Fiction by Keith A. Raymond

Margaret and the Mynah

          The mynah bird swooped back around after catching its reflection and prepared for battle. Charging through the half open window, the bird was surprised to find itself indoors, and perched on the bed post at the foot of Margaret’s bed. It shook its feathers and tilted its head, taking in the stentorious breathing of the old crone lying in repose.

          “Mary, Mary!” Margaret mumbled then yelled, then fell back to slumber. The bird hopped, then settled, and listened. Margaret kept repeating her name over and over then drifting off again. When the mynah finally mimicked her voice it was then that Mary finally heard the call, only because it sounded so odd.

          Mary, Margaret’s twin, though by far the healthier of the two, pushed through the bedroom door, surprising the bird causing it to fly out the window. Margaret was startled, and instinctively followed its flight into the Melbourne suburbs. Kids playing with a hose in the January heat, saw it in the garden below and tried to spray it with water, but the mynah easily evaded the spray.

          “What is it now Margaret?”  Mary said wearily, for she was also in her eighties.

          “Has Oliver arrived yet? I must get dressed for the dance.”

          The home health nurse always told Mary that the best way to keep her demented sister oriented is to set her straight rather than indulging her delusion, “Oliver, our husband, died years ago Maggie.”

          “What ever do you mean, our husband?!” Margaret asked causing her to sit up, “He asked me, not you to the dance. Besides, we just met.”

          Mary shook her head, she could almost hear her sister’s teenage angst. “No, no, that was a long time ago. Would you like some tea?”

          “Tea would be just lovely,” Margaret replied with a real smile, having forgotten the argument just a moment before. “Did you see the mynah bird in the room?”

          Mary was concerned about her increasing delirium. Now Margaret was seeing things. Their relationship was the sort of perfect storm psychologists toiled over. Mary was hard of hearing, and Margaret was impatient. Rather than indulging her, Mary left to put on the kettle.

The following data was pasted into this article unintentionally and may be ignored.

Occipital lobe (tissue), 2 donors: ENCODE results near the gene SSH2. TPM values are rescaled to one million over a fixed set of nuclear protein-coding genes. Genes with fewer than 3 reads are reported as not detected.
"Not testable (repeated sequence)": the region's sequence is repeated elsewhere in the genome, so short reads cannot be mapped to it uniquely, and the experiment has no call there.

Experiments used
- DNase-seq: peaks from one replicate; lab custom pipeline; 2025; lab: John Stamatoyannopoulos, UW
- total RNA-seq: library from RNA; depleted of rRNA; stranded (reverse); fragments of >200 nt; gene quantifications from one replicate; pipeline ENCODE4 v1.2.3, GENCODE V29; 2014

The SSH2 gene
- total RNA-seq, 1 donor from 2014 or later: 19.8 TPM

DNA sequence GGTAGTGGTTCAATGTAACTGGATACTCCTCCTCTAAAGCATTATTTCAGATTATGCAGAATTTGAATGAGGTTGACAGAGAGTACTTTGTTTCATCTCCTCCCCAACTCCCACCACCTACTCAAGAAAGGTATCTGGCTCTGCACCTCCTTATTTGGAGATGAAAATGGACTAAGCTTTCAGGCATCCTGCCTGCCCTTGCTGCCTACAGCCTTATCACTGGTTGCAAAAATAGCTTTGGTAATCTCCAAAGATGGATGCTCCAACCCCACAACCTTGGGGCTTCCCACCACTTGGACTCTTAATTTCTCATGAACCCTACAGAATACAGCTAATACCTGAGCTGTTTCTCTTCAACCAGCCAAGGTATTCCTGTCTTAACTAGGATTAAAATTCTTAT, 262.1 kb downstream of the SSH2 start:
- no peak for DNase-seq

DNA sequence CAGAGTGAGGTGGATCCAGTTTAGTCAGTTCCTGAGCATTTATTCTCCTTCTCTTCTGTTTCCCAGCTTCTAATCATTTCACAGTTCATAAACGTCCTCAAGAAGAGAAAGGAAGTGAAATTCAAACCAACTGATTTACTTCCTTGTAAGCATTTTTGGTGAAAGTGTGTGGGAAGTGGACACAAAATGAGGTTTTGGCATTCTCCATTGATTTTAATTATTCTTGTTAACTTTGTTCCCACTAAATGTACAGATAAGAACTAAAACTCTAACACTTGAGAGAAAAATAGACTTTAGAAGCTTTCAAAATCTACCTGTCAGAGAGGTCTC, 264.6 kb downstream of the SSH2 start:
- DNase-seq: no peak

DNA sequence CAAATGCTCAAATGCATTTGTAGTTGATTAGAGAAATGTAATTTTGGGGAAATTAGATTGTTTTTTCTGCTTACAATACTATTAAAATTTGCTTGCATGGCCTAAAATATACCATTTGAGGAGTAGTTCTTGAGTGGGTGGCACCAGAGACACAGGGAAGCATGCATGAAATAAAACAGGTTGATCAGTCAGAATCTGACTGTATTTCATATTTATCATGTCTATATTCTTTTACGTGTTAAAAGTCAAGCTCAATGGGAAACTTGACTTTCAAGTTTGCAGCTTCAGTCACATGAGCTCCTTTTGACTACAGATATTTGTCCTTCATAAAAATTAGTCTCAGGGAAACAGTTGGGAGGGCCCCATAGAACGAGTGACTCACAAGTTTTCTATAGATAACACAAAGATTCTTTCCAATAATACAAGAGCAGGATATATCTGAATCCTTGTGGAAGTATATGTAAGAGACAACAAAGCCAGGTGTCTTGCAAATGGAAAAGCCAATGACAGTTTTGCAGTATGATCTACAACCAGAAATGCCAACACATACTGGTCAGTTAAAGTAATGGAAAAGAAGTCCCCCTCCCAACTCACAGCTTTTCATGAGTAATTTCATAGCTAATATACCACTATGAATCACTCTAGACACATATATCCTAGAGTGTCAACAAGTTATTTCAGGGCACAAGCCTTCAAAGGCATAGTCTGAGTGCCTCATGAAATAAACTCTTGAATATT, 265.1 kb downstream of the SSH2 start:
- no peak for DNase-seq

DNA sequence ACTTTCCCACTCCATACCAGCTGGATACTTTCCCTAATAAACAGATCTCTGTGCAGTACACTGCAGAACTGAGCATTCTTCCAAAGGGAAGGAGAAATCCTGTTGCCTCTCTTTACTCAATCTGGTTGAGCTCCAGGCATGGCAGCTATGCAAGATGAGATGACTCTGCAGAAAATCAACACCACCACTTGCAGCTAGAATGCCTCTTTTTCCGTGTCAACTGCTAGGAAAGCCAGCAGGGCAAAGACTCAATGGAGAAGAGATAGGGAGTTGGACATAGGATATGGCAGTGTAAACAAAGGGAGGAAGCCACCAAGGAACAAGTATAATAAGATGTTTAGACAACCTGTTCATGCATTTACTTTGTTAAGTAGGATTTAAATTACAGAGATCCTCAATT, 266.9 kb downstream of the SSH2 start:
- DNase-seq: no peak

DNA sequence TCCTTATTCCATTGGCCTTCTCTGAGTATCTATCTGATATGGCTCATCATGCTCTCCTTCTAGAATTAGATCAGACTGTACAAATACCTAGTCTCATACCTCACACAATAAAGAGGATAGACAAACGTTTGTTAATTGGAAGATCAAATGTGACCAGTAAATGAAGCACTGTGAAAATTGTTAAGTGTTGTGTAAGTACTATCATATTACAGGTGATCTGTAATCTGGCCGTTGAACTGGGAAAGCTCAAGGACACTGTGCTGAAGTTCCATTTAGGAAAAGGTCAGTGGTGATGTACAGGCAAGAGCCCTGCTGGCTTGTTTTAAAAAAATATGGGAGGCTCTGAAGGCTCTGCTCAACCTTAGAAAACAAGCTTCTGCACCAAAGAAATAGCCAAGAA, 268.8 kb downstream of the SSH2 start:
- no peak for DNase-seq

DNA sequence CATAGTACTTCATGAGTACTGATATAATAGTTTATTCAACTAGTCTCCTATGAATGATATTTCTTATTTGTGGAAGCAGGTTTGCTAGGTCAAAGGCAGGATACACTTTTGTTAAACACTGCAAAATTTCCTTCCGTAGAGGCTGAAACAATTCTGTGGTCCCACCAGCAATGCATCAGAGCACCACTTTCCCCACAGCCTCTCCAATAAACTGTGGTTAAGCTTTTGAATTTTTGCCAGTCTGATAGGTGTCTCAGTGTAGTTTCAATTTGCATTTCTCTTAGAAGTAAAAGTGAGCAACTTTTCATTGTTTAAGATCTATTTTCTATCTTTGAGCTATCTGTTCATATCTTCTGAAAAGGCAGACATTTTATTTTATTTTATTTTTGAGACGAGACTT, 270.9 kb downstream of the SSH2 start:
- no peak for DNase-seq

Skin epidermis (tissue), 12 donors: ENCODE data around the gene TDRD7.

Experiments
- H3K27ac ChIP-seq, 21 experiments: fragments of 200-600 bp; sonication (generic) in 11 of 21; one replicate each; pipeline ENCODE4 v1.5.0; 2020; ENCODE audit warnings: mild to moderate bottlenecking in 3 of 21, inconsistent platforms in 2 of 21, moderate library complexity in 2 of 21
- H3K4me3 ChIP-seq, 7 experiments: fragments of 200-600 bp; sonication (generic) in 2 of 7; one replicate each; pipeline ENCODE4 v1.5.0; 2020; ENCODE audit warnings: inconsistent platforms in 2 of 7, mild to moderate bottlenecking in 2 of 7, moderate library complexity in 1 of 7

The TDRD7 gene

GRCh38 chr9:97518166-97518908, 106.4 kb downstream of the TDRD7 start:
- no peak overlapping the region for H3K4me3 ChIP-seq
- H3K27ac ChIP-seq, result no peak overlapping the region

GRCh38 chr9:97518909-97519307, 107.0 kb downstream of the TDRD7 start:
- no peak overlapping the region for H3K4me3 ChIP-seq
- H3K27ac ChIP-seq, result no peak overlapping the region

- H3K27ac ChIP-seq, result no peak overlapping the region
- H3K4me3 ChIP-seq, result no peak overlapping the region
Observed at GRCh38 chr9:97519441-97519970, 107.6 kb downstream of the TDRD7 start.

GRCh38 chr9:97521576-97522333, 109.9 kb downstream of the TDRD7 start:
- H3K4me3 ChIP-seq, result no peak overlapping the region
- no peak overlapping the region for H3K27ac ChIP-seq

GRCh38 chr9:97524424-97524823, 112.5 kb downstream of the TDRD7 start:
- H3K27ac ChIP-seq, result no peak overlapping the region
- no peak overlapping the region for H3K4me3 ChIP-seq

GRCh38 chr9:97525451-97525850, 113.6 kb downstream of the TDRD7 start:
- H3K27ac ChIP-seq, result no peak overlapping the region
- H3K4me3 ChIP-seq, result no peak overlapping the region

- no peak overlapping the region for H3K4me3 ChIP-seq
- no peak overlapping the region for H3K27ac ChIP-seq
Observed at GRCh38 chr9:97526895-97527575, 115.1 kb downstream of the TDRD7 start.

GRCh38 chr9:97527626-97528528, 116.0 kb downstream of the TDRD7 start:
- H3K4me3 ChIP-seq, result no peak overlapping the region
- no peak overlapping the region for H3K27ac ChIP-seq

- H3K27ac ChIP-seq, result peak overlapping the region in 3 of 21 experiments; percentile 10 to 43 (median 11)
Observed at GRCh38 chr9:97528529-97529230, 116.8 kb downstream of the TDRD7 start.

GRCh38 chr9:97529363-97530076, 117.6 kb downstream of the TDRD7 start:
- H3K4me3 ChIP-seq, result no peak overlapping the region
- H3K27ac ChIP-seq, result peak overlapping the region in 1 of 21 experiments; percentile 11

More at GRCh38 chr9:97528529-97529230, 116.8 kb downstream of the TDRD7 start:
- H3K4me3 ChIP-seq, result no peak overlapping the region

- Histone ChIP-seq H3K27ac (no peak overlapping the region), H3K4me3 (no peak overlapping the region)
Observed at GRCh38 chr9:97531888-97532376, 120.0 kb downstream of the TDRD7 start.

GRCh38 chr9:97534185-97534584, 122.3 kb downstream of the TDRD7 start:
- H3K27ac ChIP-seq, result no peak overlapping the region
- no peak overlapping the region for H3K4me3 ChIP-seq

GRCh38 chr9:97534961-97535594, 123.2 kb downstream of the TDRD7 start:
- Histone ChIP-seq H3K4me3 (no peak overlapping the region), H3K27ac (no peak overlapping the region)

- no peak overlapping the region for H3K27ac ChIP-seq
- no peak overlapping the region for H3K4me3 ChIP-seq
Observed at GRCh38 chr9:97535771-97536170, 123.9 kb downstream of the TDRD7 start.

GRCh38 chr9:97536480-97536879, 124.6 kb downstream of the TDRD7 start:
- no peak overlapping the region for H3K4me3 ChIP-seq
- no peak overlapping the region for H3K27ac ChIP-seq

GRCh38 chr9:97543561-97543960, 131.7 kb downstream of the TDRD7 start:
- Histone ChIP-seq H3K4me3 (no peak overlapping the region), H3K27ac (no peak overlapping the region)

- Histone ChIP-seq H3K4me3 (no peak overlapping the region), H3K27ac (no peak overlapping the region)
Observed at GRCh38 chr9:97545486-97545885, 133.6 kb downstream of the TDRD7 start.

After a while the mynah flew back and perched on the window sill. Cocking its head right and left, it danced on its claws then flew to the head of the bed this time. Margaret tilted her eyes up at the same time the bird was looking down at her curiously.

          “Mary, Mary!” Margaret exclaimed a bit nervously.

          The mynah mimicked her almost immediately, “Mary, Mary.”

          “Coming, love,” Mary replied, but it was unclear if she addressed her sister or the bird. Pushing her way through the bedroom door stirring the tea, bright porcelain tinkling, Mary focused on the cup. The Mynah stood perfectly still and watched her.

          “Do you ever get lonely?” Margaret asked.

          “Every time I’m away from you Maggie,” Mary answered, not looking up. “Even out of the room.”

          “Me too,” Margaret’s voice dropped. “Why did we ever agree to the separation?”

          “Seemed like a good idea at the time,” placing the cuppa on the bedside table.

          “Will you lie with me? Just like we used to?”

          Every time Margaret asked, Mary felt a pang of longing, and assumed the position, bottoms touching, back to back. “Is that better dear?” Mary sighed. She really didn’t need to ask, they both knew the answer. Having spent the majority of their lives this way it was a comfort few others could understand.

          The bird looked down on them and ruffled its feathers, puffing up and relaxing.

          An infinite duration of moments later, “Maggie, Maggie!,” Mary felt her sister’s last gasp through her own body, and then Margaret shrank in on herself.

          The mynah sensing the change answered, “Mary, Mary.” Then Mary smiled happily, until she cried.


Dr. Keith A. Raymond is an Emergency Physician who has practiced in eight countries in four languages. Currently living in Austria with a wife and an old stray dog. When not volunteering his practice skills with refugees, he is writing or lecturing. He has multiple medical citations, and also published several stories in Flash Fiction Magazine.